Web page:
Hill supported the value engineering.
“I certainly want us to stretch ourselves to try to value engineer this as much as possible but also have the option to evaluate like, ‘Oh does that even make sense? Or is that going to diminish the objective of the project is,” Hill said.
Janiczek said possible variables could include the kind of light fixtures used, what kind of transit stops are built, and mechanisms to place new street trees in a way that would allow them to grow without infiltrating nearby utilities.
In this latter point, the Charlottesville Board of Architectural Review was shown in April 2018 how the new trees would be installed in something called a “silva cell” as part of an intricate stormwater management network. They are manufactured by a company called Deep Root.
“There are ways to save money but I’m not sure,” Janiczek said. “With this project more than any other project this has a lot to do with design.”
Councilor Michael Payne said he could see the need for a value engineering study to question some of the fundamentals of the project and to acquaint the new Council with the project.
“The intent of the project from the design perspective and some of the bigger picture visions of the project, what of those things get lost or sacrificed in bringing down the cost and some of the questions that brings up,” Payne said. “It’s so expensive because there’s this much larger vision of it being a unique streetscape from a design perspective way beyond the most necessary infrastructure needs.”
Janiczek said the University of Virginia’s contribution of $5 million could go to Phase 3 or Phase 4.
“They came up with that figure based on a letter from the city where we took all of the pedestrian improvements from each of the phases and tallied them up and that’s how the $5 million figure kind of got established,” Janiczek said. “I would imagine they would be most interested in applying it to as close to Grounds as possible.”
The conversation also touched upon how the streetscape would change the Drewary Brown Bridge. The group Preservation Piedmont has called for signage and a greater awareness of the names enshrined upon the bridge, including the late John Conover.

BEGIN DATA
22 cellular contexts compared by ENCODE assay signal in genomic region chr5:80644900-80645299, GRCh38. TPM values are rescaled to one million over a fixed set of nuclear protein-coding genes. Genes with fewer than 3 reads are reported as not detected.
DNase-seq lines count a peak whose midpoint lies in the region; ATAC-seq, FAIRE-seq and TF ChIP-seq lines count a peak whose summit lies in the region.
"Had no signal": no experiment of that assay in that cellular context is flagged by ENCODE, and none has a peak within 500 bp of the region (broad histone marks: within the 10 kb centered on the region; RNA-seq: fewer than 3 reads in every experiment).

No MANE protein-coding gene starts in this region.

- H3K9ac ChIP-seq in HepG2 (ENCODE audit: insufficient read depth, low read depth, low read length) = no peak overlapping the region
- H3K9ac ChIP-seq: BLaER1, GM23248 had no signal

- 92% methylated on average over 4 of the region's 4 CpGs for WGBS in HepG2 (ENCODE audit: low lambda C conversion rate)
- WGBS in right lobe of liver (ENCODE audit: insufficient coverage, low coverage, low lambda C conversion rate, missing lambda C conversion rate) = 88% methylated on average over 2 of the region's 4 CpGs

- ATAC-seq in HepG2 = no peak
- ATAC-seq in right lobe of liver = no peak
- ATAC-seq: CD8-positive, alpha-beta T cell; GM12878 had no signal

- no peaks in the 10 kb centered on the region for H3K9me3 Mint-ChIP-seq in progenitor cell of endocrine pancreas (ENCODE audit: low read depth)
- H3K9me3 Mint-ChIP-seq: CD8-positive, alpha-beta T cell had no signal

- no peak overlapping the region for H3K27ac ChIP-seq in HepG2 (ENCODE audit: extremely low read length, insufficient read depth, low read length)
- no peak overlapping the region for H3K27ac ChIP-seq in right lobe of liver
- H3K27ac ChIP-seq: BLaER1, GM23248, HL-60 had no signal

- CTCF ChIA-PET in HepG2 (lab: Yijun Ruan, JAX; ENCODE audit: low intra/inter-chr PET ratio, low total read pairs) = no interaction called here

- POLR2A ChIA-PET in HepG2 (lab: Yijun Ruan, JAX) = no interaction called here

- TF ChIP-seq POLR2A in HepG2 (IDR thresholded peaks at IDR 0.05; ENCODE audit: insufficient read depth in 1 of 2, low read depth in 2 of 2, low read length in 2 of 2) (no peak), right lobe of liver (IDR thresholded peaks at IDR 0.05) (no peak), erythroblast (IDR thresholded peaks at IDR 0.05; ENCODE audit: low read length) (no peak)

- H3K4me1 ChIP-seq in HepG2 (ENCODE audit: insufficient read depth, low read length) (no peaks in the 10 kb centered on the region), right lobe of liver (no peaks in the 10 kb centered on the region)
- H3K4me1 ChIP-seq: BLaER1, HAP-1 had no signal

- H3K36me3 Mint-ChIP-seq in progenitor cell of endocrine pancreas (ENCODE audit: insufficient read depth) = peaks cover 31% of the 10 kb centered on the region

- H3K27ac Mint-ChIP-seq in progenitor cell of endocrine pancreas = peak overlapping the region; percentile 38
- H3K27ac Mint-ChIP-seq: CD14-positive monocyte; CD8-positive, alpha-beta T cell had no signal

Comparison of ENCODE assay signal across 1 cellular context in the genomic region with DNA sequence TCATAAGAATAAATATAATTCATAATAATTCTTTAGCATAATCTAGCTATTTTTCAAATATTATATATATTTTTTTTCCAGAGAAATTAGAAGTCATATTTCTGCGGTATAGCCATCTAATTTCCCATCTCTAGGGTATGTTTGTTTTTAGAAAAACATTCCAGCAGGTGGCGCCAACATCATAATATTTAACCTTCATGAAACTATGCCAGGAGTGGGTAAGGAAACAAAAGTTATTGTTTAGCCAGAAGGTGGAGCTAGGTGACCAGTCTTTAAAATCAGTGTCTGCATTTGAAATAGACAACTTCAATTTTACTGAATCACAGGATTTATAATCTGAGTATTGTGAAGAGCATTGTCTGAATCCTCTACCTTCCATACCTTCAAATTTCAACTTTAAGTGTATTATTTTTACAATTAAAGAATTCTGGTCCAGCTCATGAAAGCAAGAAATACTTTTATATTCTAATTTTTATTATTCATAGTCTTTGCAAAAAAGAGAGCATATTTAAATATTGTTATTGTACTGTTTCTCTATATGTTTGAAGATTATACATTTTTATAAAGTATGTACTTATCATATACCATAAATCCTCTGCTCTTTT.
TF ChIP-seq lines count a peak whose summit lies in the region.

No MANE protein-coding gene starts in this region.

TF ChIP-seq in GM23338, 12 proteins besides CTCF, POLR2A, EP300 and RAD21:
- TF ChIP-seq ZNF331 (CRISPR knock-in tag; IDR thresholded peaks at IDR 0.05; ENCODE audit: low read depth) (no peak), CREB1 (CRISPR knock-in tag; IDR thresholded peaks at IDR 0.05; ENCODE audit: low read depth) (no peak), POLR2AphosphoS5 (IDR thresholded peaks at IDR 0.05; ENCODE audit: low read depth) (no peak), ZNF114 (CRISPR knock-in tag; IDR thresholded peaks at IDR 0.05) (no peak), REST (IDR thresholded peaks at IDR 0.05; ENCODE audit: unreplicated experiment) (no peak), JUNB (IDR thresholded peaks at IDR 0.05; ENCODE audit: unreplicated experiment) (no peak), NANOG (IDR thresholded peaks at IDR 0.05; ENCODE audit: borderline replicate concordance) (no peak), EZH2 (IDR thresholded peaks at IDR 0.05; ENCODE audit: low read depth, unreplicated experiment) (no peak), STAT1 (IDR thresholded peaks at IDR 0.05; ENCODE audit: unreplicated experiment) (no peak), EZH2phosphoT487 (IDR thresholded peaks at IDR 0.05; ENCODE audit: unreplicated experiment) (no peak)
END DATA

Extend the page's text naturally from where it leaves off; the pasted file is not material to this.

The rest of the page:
“It had to do with adding some additional signage on the bridge, that’s certainly doable,” Janiczek said. “Adding banners to the light poles. We’ll just have to make sure that can be accommodated on the light pole that we choose.”
Janiczek said a third option was to put artwork on the bridge itself, but she said the West Main Streetscape had not intended any work on the actual structure due to the additional cost as well as coordination with Norfolk Southern.
“It sounds like it may make more sense for that to be done, something done the city does as a separate process but sort of timed in conjunction with the West Main Streetscape,” said City Councilor Michael Payne.
“Please let’s not have the engineering division do that, yes,” Janiczek said.
Mayor Walker said the project has to be balanced against other city priorities. She said she would support cutting the project’s price tag in half.
“If we start comparing, for me and my one fifth vote, projects like this up against where we are now with schools, reconfiguration project and things like that then it takes a very different turn for me than it has been for me because we’re in a different climate,” Walker said.
The firm RK&K will be paid to do the value engineering. They were the firm in charge of designing the Meadowcreek Parkway Interchange and are currently working on the Fontaine Avenue Streetscape.
“It’s good to communicate to them that we might be open to something that we wouldn’t necessarily have been open to on previous projects,” Janiczek said, adding it would take about two months for the work to be done.
Possible cost savings could come through changing the selected light fixtures, the type of materials used in the sidewalk, and more alterations to the design the city has already paid for.
Councilor Payne said one of the questions he will have when the report comes back is whether the original intent of the streetscape project matches where the community’s values are now in the midst of a pandemic and a need for other capital costs.
“If cuts are reached to the point where we are sacrificing the original intent and vision of the entire streetscape project, the question of what is really the purpose or intent of what we’re doing if we’ve made cuts to that extent, which I think is tied into other conversations, thinking about other competing CIP needs with school reconfiguration and housing.”
Payne also supported efforts to emphasize the city’s history on West Main Street, and not just at the Drewary Brown Bridge.
“Part of what I want this project to do is to connect the university to downtown at a bike pedestrian level in a way that is inviting, that causes people to say, ‘oh that’s an easy walk,’ or ‘that’s an easy bike ride,” said Councilor Lloyd Snook. “Right now it’s not a very pedestrian friendly place. For one half of it is under construction of various sorts. Hopefully by the time that 2024 rolls around we will have gotten through all of this construction. I would like to see it be almost a kind of boulevard sensibility that causes to like it as a bike and pedestrian way and hopefully we get away from some of the cars along there.”
Walker said this is one item that coucome up at Council’s joint work session on October 28 with the Albemarle Board of Supervisors and UVA officials.